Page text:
"Black Like Me": Celebrating Black History Month with Photography
Did you know that African American abolitionist and former slave Frederick Douglass was the most photographed person in 19th century United States? He knew the power that his image would have as a free Black man who was educated, handsome, well-dressed and sophisticated (i.e., civilized) and equal to any white man. He used the new and evolving technology of photography to promote a specific message. He understood if you control your image you can affect the reality around you, and that the photographic image was not just about self-expression but also power.
From the same time period you may also be interested in looking at:
- Picture Freedom: Remaking Black Visuality in the Early Nineteenth Century
- Hidden Witness: African-American Images from the Dawn of Photography to the Civil War
- Black Pioneers: Images of the Black Experience on the North American Frontier
- Black Frontiers: a History of African American Heroes in the Old West
I try to be sensitive in writing for the Library around not appropriating the voice of others. In an earlier blog post about the Black Panthers I placed a special emphasis on autobiography and interviews. In researching this blog I also became more sensitive to image appropriation. Self-expression and self-determination through image are as important as voice. Frederick Douglass had the power to control the production and distribution of his own image. For many Blacks, they could not control who took their photo or how it was distributed. But over time this changed and Blacks increasingly started photographing themselves, commissioning their own portraits and controlling more of their own image. For this year's Black History Month I wanted to explore some photography of and by the Black community.
Deborah Willis' Reflections in Black: a History of Black Photographers,1840 to the Present, published in 2000, was a ground breaking compilation of research bringing together the first history of African American photography and a unique view into their lives, reality and aspiration over time. It inspired a documentary Through a Lens Darkly.
With the growth of interest in black photography came the desire to collect and start studying the material. African American Vernacular Photography is a selection of works from the Daniel Cowin Collection (housed at the International Center of Photography). To quote from their website:
- There is little public documentation about the private lives of African Americans in the late nineteenth and early twentieth centuries, when their social transactions took place for the most part outside of public view and often away from the camera's lens. This exhibition offers a glimpse into the rarely presented everyday lives of African Americans through a variety of photographic genres and poses: formal studio portraits, casual snapshots, images of children, images of uniformed soldiers, wedding portraits, and "Southern-views" that were made for tourist consumption. While some of the sitters were celebrities of the day, the majority of subjects are unnamed Americans. The images attest to photography's ability to record personal histories for private uses and to create historical documents.
Let Your Motto Be Resistance: African American Portraits is along the same vein as the titles above but it pulls from the US National Portrait Gallery. This is the published catalogue for an exhibition put on by the Smithsonian which explored "the span of a century and a half of both the photographic medium and the history of the United States as seen through an African American lens".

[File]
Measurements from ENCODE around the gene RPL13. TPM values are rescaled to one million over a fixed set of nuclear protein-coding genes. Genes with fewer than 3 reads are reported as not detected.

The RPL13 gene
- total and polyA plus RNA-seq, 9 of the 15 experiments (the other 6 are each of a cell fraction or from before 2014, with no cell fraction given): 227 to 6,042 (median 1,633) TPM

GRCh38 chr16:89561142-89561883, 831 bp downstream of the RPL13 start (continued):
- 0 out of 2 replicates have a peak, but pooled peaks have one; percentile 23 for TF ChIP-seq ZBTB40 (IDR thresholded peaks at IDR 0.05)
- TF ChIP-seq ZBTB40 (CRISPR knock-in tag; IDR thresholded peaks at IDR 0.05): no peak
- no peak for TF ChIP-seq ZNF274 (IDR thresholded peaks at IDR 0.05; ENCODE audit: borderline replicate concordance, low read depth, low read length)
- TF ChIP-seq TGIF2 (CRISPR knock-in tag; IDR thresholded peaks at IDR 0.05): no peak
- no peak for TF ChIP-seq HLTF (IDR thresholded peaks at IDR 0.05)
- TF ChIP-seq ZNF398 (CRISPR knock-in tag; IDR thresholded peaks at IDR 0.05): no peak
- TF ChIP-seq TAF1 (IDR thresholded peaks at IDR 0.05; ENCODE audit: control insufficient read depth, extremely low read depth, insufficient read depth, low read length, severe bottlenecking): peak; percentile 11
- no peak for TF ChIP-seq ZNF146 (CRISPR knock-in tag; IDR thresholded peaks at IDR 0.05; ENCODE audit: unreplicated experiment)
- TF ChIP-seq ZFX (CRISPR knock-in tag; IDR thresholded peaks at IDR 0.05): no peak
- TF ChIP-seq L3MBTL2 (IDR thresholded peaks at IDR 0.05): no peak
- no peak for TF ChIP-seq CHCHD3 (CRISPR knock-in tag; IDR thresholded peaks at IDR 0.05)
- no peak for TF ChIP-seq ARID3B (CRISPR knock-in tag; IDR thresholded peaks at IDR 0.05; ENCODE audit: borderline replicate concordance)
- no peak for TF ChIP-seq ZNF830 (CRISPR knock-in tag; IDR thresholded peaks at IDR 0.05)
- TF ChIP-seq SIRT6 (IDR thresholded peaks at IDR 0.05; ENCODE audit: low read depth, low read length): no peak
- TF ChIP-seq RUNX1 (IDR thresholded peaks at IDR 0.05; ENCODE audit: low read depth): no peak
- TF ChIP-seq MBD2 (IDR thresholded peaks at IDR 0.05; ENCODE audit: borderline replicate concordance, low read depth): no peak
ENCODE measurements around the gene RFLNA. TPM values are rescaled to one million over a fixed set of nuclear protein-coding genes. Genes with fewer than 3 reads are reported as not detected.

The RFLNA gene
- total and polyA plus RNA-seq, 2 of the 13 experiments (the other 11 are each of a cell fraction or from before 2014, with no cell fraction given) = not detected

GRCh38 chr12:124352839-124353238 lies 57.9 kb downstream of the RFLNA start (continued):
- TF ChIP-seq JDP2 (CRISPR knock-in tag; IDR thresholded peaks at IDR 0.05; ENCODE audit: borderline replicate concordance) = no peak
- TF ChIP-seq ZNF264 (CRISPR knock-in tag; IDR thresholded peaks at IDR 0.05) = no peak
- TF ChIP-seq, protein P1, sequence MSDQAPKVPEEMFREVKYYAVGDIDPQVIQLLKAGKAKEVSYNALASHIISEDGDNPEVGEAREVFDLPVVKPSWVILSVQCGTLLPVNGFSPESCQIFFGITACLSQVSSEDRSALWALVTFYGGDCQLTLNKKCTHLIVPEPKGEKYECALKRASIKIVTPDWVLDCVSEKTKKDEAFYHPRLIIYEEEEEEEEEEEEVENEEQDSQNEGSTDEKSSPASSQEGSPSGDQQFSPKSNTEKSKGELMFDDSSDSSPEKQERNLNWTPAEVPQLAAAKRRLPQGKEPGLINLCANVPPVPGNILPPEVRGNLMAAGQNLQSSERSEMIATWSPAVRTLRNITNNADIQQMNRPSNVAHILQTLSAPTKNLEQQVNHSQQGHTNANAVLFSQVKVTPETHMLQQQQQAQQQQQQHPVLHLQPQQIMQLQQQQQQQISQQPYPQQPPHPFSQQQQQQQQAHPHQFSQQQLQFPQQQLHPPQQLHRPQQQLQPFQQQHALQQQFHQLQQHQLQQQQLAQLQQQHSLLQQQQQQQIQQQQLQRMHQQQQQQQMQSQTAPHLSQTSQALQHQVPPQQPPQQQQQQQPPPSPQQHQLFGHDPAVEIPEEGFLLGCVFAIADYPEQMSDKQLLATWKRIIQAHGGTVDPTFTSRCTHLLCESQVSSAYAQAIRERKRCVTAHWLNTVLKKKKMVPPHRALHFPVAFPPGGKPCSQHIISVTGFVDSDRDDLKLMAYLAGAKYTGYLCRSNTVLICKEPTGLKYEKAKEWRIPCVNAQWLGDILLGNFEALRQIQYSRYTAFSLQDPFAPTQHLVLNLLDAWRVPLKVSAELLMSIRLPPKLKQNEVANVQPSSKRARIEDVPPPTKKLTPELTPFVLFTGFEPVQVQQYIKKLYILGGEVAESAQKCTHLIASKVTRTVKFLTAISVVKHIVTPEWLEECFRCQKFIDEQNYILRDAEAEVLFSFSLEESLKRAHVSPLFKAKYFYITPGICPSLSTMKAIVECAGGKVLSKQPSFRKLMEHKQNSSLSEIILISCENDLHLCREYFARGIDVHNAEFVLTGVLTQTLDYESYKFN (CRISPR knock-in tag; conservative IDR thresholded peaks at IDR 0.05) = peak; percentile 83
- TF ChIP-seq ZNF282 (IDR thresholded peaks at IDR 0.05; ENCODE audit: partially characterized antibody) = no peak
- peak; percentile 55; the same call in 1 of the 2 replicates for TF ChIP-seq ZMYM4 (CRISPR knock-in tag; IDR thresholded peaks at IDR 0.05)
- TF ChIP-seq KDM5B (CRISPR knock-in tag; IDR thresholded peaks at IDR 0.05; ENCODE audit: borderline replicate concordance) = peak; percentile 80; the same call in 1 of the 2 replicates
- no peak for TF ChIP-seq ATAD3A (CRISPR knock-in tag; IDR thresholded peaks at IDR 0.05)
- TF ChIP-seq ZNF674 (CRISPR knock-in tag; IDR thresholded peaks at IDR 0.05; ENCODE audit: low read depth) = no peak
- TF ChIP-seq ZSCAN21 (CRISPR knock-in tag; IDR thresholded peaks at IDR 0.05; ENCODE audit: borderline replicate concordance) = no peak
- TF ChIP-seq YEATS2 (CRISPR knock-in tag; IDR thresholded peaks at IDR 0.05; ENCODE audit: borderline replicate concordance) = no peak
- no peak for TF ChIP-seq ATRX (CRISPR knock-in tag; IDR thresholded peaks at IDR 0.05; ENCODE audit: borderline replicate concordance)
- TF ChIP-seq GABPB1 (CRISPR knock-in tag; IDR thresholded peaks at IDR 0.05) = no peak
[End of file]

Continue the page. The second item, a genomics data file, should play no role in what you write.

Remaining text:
Deborah Wallis and Carla Good expanded the research and history of Blacks in photography and this lead to The Black Female Body: A Photographic History. They do an excellent job moving from earlier anthropological, sexualized and stereotypical types of photographs to more everyday images that more accurately reflect the sitters' realities. You may also be interested in Viewfinders: black women photographers which is a survey of black women photographers from the 19th century to the present day.
- Envisioning Emancipation: Black Americans and the End of Slavery
- Visual journal: Harlem and D.C. in the Thirties and Forties
- Picturing Us: African American Identity in Photography
- An Illustrated Bio-Bibliography of Black Photographers, 1940-1988
The idea of Black beauty has been explored by both Deborah Willis and also Ben Arogundade in:
I don't want to leave men out of the contemporary photography pool. Vital Grace: The Black Male Dancer is a beautiful oversize book of photography. There are interesting interviews and essays with Black male dancers talking about race, masculinity and the tension between traditional ballet and modern dance. More broadly it explores the impetus to dance among these men. More sexually explicit (possibly even notorious) is Robert Mapplethorpe's Black Book of male nudes.
On a more everyday level there are also Father Figure: Exploring Alternate Notions of Black Fatherhood and also Pop: a Celebration of Black Fatherhood.
Another example of contemporary photography that highlights the African American community is Detroit Unbroken Down. It looks at the myth of Detroit as an abandoned wasteland and focuses on the people (predominantly African American) who are still there. Many other American cities have hidden archives of African American photography including The Scurlock Studio and Black Washington: Picturing the Promise or Charles H. Teenie Harris' Pittsburgh Courier newspaper photographs of the 1930s-1970s. There is also Picturing Black New Orleans: a Creole Photographer's View of the Early Twentieth Century.
It's interesting to look at the Detroit book and then look at some of the visual histories of Harlem which went through a period of abandonment but has also more recently had significant recovery.
Harlem looms large in the American consciousness: